That’s why I told my friend GOT and the Bible have a lot in common. I told them that the depiction of genuinely evil people contrasted with morally conflicted and virtuous people is potent in this fantasy world. The characters, grappling for power and justice struggle to know the difference between the two. You hope for the wicked to eventually get what they deserve and the righteous to rise to power and save the world. We watch the oppressed long for a savior and hope that savior is on the way. Sound familiar?

There are several scenes where I watched people in chains, cages, or under the power of an oppressor, and couldn’t help but think about the audience to whom the Bible writers wrote. I thought about how powerful it must have been for first Century Christians awaiting certain death in the Roman Collusiems to read about a Savior who had prepared a place for them where there was no more pain, oppression, or suffering.

Then there is the elephant in the room where Game of Thrones is concerned. You can’t have a conversation about the show without talking about it.

I won’t pretend that the sex scenes aren’t explicit, and at times far more graphic than necessary to tell the story. But, sex is an essential part of this story. Sex throughout history is used to gain or exert power. In GOT we see both uses, just as in the Bible. I believe every person of Faith who watches the show should be introspective about the possible adverse effects of taking in the graphic sex scenes of the early seasons.

One of the other ways Game of Thrones parallels the Bible is in the way good characters living in an unjust world struggle to define justice. We watch characters rise to power and ask themselves how they can be better than the oppressive rulers they just succeeded. The bible is laced with that same theme. Jewish people were rising and falling from power based on the way they lived out the answer to that question. The Jewish people would face exile over and over again because they failed to be better than oppressors around them.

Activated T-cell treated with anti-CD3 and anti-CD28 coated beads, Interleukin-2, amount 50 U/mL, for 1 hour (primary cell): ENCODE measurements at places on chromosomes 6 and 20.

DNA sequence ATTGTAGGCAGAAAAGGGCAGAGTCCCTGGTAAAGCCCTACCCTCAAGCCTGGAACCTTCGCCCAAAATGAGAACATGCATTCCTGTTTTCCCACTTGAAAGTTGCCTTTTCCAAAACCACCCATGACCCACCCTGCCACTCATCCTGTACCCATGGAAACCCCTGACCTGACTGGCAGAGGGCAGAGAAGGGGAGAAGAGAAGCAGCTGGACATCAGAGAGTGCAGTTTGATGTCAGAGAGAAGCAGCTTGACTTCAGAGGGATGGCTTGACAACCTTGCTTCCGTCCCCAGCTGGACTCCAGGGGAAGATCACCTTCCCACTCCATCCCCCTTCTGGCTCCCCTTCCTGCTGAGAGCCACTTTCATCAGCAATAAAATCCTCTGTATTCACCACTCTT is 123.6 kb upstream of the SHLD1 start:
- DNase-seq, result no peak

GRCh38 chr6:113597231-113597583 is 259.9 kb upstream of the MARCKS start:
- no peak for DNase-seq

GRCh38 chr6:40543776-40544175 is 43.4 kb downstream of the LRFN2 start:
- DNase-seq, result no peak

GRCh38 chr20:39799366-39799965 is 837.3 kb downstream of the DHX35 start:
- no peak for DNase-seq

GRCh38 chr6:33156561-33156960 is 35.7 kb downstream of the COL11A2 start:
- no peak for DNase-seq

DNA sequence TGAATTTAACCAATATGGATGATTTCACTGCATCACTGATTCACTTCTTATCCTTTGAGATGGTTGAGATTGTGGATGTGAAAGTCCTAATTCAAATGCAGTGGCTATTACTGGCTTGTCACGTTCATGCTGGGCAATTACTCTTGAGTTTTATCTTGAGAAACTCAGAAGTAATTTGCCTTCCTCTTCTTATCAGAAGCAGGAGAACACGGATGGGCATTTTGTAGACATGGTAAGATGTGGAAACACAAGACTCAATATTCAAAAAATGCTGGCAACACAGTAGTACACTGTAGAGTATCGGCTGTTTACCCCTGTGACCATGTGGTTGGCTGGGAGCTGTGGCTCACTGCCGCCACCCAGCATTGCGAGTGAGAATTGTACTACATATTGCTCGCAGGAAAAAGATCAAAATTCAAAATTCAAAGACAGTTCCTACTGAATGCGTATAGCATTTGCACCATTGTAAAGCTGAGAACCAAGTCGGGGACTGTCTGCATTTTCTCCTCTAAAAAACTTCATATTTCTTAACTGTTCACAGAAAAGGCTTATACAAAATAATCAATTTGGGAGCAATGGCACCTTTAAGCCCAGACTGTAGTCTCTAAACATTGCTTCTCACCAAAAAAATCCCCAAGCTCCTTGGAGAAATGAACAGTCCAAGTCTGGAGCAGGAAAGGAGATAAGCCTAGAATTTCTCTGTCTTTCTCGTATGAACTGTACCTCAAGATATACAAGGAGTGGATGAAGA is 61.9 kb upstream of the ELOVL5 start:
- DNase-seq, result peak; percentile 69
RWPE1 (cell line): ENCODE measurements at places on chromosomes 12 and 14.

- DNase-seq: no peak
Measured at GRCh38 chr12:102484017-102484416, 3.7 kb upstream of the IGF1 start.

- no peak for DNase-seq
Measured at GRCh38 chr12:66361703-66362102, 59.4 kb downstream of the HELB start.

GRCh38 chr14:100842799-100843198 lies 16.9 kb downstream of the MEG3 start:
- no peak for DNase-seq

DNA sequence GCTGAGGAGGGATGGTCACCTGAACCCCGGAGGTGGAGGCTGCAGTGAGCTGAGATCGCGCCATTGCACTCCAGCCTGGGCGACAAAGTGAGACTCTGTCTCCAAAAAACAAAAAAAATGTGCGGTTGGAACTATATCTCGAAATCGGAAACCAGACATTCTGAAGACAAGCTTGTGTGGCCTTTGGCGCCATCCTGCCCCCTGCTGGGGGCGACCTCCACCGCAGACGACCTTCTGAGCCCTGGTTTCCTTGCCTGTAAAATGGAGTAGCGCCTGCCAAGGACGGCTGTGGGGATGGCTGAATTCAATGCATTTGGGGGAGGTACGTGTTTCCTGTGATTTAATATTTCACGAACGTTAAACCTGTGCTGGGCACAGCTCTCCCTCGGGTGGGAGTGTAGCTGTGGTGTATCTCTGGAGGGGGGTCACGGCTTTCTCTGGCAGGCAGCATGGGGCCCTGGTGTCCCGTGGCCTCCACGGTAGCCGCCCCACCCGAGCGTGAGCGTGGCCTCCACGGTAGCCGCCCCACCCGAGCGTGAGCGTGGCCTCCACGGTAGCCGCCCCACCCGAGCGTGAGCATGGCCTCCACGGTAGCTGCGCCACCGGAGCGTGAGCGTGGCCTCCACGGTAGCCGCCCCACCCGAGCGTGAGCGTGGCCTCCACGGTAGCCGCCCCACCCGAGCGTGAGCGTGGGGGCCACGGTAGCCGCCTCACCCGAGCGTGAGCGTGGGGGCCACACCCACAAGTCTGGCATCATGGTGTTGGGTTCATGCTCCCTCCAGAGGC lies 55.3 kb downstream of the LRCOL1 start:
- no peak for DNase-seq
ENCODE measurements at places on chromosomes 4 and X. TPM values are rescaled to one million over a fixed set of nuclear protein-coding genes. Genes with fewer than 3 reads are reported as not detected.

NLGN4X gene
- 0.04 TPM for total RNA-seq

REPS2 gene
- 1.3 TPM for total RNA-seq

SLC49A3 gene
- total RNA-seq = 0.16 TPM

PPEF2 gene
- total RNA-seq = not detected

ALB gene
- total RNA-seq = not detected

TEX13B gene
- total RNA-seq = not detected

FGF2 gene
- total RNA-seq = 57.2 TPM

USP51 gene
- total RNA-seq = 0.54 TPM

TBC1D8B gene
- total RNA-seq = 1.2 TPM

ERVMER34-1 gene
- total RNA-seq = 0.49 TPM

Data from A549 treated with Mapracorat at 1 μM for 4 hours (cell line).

Game of Thrones gives those of us who watch it a fantasy outlet for our tensions about virtue and evil. We hate the characters we hate because they are deplorably vile human beings and love other characters because we understand the pressures they face even if they don’t always take a straight line to good works.

I’m not recommending that all Christians or anyone else for that matter should watch Game of Thrones. They don’t pay me for that. Some people who are triggered by graphic images or violence should perhaps be cautious about watching it. I know some people who can’t watch Lord of the Rings without having nightmares.

If you’re a person who doesn’t get into it because you find graphic storytelling offensive, I legitimately wonder how you’ve stomached the majority of the Bible’s Old Testament. There are stories like the heroic tales of David who cuts off the head of a giant and walks around flaunting the severed head to show off what he’d done. Later in David’s story, he watches a woman bathing and brings her into his bed before having her husband killed to cover it up. There’s also that one time David collected ONE THOUSAND FORESKINS from the bodies of Philistine soldiers.

How would we view these stories if they weren’t in the Bible? Would we avoid them or learn from them despite the graphic nature of the tales? I’d guess, like the original readers of the Bible stories, we would see the value in what the stories mean. And we would see the graphic nature of the tales as a means of telling better stories.



  • Julie Hodgden says:

    I’m a closet GOT fan! I read the books (They’re even more graphic than the show!) before binge watching the series with my husband. The story telling is incredible! I struggle with how women are often objectified but there are also strong, female characters that draw us in to their thoughts and feelings. Graphic and gritty with those incredible moments of fantasy. Thanks for sharing your thoughts!

  • Lisa williams-Cooper says:

    Whow, that is written brilliantly!! Well done sir!